All of this took place while America was growing into a formidable industrial power. We were on the threshold of an economic expansion beyond our wildest dreams. The automobile had just been invented and was destined to revolutionize the globe. American missionaries had gone into all parts of the world to bring the message of the Gospel to people who needed to hear it. Thus, America's forgotten little war should be remembered in the context of our great manifest destiny.


Was this article helpful to you?
Subscribe to Practical Homeschooling today, and you'll get this quality of information and encouragement five times per year, delivered to your door. To start, click on the link below that describes you:

USA Individual
USA Librarian (purchasing for a library)
Outside USA Individual
Outside USA Library

Time4Learning University of Nebraska High School

Articles by Sam Blumenfeld

The Whole-Language Boondoggle

High School for Freedom!

Dyslexia: The Man-Made Disease

Teach Reading to the “Learning Disabled”

Uncle Sam Wants Your Child on his National Database

Why the Internet will Never Replace Books

Teach Reading to the "Learning Disabled"

Homeschooling and Charter Schools

Homeschoolers and Vouchers

The History of Public Education

College At Home

Learning from The "Old Dead Guys"

The Meaning of Educational Freedom

The Importance of Rote Learning

The Exodus Continues

A World Without Public School

The Benefits of Teaching History at Home

How to Tell Real from Phony Phonics?

Getting Started in Arithmetic

Teaching Arithmetic

Teaching the Alphabet

Teaching the Alphabet Sounds

Teaching Blends

Teaching Long Vowels

The History of Geometry Education

Never Bored Again

Learning Greek

How and Why to Teach Shakespeare

How to Get the Most Out of Homeschool Conventions

Forgotten American History: The Barbary Wars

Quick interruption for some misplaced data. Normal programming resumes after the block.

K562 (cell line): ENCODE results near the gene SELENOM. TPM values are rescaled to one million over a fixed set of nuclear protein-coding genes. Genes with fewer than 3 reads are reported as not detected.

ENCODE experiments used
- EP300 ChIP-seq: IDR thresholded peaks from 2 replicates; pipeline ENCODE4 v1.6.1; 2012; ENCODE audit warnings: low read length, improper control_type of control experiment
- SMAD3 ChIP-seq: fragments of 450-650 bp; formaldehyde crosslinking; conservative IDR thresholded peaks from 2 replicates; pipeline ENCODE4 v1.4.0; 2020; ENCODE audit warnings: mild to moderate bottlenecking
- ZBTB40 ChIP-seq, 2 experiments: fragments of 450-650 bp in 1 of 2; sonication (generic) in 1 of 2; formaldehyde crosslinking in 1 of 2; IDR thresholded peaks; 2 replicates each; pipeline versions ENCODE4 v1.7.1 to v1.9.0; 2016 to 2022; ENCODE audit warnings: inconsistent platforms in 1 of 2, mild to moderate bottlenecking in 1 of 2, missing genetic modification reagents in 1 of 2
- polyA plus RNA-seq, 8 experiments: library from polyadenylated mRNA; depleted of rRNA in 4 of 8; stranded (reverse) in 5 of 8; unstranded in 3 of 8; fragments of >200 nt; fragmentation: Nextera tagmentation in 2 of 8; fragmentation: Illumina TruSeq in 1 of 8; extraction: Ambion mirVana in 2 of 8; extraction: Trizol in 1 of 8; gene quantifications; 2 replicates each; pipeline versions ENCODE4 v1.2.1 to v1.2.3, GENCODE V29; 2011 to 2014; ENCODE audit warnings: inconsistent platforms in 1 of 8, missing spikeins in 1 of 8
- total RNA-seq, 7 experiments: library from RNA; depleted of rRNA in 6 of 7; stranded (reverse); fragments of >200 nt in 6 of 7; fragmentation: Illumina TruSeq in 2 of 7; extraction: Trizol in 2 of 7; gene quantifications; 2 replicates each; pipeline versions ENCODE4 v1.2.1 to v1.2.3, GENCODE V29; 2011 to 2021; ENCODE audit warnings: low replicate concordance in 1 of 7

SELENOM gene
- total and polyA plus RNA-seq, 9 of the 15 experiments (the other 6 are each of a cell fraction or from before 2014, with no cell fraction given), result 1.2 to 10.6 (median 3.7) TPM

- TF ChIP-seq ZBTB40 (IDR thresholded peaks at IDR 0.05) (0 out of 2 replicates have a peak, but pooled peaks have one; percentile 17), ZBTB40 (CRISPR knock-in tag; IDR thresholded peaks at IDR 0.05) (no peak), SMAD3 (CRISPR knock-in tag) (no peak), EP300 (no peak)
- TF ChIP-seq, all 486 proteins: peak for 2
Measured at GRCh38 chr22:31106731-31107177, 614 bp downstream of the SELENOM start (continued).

Forgotten American History: God's Providence in the American Revolution

Forgotten American History: The Spanish-American War

Forgotten American History: The Great Awakening

Forgotten American History: Puritan Education

Colonial Education: The Free Market in Action

America Started with Educational Freedom

How Harvard Became Liberal

The Glory of the Alphabet

19th Century Communists & the Origin of American Public Education

The Benefits of Cursive Writing

It Pays to Know Your Legislator

Intelligent by Design

Teaching Kids to Enjoy Classical Music

Before Compulsory Education: The Private Academies

What Schools Teach: Then and Now

The Real Meaning of Easter

The Truth About Independence Day

The Benefits of Reading Biographies

Why We Celebrate Veterans Day

The Purposes of Education

Why Homeschoolers Should be Book Collectors

How History Was Taught Back Then

The American Almanac: A Great Learning Tool

The Fun of Going to an Antiques Auction

Politics and Homeschoolers: A Primer

A Novel Suggestion

Who Wrote Shakespeare?

Why Homeschoolers Should Learn Public Speaking

The Presidency

Party Politics in the United States

The Road to an American Independent Nation

George Washington: Our First President's First Term

George Washington: Our First President's Second Term

Popular Articles

Getting Organized Part 3

Discover Your Child's Learning Style

Phonics the Montessori Way

Can Homeschoolers Participate In Public School Programs?

What We Can Learn from the Homeschooled 2002 National Geography Bee Winners

Montessori Language Arts at Home, Part 1

What Does My Preschooler Need to Know?

I Was an Accelerated Child

University Model Schools

Columbus and the Flat Earth...

Bears in the House

Classical Education

Getting Organized Part 1 - Tips & Tricks

Myth of the Teenager

A Reason for Reading

Character Matters for Kids

Getting Started in Homeschooling: The First Ten Steps

Combining Work and Homeschool

How to Win the Geography Bee

Why the Internet will Never Replace Books

Who Needs the Prom?

Critical Thinking and Logic

Interview with John Taylor Gatto

A Homeschooler Wins the Heisman

Whole-Language Boondoggle

The Charlote Mason Approach to Poetry

How to "Bee" a Spelling Success

The Benefits of Debate

Joyce Swann's Homeschool Tips

Montessori Math

The Charlotte Mason Method

The Equal Sign - Symbol, Name, Meaning

The History of Public Education

Start a Nature Notebook

The Benefits of Cursive Writing

Teaching Blends

The Gift of a Mentor

Narration Beats Tests

Teach Your Children to Work

Saxon Math: Facts vs. Rumors

Give Yourself a "CLEP Scholarship"

Top Jobs for the College Graduate

Laptop Homeschool

Don't Give Up on Your Late Bloomers

Patriarchy, Meet Matriarchy

Advanced Math: Trig, PreCalc, and more!

AP Courses At Home

Top Tips for Teaching Toddlers

Art Appreciation the Charlotte Mason Way

Shakespeare Camp